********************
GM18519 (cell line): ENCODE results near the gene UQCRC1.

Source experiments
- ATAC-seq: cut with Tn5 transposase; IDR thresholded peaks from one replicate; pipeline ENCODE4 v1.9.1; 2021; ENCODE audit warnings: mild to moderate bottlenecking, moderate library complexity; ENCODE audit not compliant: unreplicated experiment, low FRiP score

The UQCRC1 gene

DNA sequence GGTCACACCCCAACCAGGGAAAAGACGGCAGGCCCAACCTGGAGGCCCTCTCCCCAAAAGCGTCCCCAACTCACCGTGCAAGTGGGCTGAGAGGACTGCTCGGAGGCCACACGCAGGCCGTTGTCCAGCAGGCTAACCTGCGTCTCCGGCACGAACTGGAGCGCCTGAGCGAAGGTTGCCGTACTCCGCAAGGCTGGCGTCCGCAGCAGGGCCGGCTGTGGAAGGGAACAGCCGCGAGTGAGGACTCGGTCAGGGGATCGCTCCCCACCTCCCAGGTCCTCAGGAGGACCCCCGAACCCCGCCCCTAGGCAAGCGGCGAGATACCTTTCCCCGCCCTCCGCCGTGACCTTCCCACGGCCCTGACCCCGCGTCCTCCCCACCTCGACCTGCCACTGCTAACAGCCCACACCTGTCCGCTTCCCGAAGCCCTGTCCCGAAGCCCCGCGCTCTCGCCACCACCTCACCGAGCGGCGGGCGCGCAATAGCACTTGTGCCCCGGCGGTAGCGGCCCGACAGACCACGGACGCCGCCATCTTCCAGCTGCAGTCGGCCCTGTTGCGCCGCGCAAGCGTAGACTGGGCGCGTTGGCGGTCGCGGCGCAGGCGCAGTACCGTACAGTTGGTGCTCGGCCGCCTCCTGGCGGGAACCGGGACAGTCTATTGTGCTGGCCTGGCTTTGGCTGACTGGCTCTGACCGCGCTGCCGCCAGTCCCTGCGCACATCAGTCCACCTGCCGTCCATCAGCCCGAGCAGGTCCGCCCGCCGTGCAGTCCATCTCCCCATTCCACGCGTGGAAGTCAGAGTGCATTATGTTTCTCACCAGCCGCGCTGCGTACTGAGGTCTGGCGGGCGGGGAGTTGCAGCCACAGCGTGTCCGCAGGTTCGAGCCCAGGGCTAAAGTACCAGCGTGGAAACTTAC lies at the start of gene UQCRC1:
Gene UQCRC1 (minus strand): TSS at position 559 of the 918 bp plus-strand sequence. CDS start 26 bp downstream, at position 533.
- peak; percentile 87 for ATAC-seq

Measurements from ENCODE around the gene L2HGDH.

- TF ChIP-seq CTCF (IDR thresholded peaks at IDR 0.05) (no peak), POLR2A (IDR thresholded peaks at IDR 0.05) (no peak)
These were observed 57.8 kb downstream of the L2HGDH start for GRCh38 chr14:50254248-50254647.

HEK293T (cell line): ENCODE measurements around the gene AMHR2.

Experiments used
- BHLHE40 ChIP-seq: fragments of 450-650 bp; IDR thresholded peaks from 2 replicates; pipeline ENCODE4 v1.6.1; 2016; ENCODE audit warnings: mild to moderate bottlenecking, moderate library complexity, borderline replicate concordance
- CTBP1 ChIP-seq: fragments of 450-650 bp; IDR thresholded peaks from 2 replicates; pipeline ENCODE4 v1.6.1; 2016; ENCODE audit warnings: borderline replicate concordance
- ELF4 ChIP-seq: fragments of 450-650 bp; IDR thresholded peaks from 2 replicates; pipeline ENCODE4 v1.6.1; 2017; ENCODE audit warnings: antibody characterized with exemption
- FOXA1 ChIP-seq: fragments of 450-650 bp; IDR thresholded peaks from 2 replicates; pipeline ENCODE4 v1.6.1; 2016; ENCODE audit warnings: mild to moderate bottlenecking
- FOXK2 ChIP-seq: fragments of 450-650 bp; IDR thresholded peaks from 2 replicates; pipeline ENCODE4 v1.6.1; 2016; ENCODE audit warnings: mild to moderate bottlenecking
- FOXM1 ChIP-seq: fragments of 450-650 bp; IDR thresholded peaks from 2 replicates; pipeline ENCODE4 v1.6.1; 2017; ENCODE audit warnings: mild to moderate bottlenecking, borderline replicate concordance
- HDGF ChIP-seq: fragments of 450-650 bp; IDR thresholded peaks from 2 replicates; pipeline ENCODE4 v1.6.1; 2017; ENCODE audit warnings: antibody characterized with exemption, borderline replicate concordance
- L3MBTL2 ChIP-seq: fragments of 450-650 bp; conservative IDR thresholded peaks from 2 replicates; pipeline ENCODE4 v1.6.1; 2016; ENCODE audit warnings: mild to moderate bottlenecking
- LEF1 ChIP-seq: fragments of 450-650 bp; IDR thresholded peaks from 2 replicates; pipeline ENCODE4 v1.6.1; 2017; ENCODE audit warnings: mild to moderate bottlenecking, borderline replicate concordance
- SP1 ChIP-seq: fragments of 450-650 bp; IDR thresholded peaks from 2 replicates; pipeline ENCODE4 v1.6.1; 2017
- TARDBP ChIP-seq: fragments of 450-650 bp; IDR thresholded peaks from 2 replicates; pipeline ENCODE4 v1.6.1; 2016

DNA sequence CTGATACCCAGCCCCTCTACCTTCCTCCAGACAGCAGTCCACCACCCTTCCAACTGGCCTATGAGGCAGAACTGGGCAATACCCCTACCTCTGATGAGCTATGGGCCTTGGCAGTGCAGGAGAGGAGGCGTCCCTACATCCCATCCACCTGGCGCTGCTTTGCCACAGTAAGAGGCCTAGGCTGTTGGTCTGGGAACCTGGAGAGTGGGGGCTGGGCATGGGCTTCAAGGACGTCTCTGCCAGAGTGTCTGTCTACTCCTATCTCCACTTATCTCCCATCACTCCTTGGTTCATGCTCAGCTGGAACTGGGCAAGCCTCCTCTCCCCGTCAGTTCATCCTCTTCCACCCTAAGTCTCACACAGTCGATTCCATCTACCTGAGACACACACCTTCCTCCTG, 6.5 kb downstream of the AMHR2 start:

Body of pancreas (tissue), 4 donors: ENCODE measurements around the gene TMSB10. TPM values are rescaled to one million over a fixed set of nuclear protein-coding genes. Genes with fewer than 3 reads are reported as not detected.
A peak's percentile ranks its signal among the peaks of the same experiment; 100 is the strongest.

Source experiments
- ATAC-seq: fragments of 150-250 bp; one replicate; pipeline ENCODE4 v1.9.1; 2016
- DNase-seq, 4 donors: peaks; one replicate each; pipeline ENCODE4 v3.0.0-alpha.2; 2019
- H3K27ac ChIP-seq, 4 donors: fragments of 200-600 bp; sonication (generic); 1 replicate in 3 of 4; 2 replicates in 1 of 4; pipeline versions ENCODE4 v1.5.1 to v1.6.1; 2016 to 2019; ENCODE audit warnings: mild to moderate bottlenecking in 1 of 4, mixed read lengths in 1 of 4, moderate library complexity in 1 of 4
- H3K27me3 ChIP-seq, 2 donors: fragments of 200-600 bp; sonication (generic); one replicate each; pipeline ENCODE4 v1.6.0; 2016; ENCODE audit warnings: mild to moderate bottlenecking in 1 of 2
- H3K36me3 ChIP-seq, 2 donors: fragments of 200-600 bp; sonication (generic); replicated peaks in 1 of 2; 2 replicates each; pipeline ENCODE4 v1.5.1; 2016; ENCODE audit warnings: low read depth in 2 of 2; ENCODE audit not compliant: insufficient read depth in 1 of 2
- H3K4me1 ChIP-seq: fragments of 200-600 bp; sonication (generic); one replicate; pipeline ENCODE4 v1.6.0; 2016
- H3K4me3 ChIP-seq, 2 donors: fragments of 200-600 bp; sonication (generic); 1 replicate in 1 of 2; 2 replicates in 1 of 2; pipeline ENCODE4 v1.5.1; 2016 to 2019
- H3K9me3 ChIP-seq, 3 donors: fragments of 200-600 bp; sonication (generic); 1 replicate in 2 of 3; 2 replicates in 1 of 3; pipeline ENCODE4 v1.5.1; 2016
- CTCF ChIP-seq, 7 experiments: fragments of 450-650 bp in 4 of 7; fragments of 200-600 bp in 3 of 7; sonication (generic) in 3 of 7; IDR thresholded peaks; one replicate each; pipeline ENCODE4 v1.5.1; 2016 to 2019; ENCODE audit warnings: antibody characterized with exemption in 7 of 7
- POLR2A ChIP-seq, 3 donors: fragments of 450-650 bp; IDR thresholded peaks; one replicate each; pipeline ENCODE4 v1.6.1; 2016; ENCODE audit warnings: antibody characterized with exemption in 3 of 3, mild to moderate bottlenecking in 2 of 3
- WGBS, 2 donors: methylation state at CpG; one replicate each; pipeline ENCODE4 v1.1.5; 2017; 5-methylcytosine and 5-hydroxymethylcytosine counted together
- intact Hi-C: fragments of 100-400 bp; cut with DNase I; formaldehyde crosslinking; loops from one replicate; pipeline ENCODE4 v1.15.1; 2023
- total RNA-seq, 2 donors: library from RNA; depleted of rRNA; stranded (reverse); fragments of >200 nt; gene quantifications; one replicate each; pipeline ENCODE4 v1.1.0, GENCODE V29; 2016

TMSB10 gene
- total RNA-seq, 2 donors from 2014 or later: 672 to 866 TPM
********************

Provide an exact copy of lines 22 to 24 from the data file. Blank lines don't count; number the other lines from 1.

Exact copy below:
- SP1 ChIP-seq: fragments of 450-650 bp; IDR thresholded peaks from 2 replicates; pipeline ENCODE4 v1.6.1; 2017
- TARDBP ChIP-seq: fragments of 450-650 bp; IDR thresholded peaks from 2 replicates; pipeline ENCODE4 v1.6.1; 2016

DNA sequence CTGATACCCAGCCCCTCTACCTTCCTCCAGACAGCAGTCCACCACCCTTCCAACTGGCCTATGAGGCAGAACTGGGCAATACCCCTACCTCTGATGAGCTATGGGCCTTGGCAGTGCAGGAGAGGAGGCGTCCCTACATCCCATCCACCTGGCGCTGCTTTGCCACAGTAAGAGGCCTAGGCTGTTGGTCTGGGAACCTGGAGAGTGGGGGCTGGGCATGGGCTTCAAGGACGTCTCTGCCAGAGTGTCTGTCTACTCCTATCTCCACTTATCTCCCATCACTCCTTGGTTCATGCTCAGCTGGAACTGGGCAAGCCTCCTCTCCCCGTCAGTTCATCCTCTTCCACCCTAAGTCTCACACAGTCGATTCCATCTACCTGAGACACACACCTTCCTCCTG, 6.5 kb downstream of the AMHR2 start: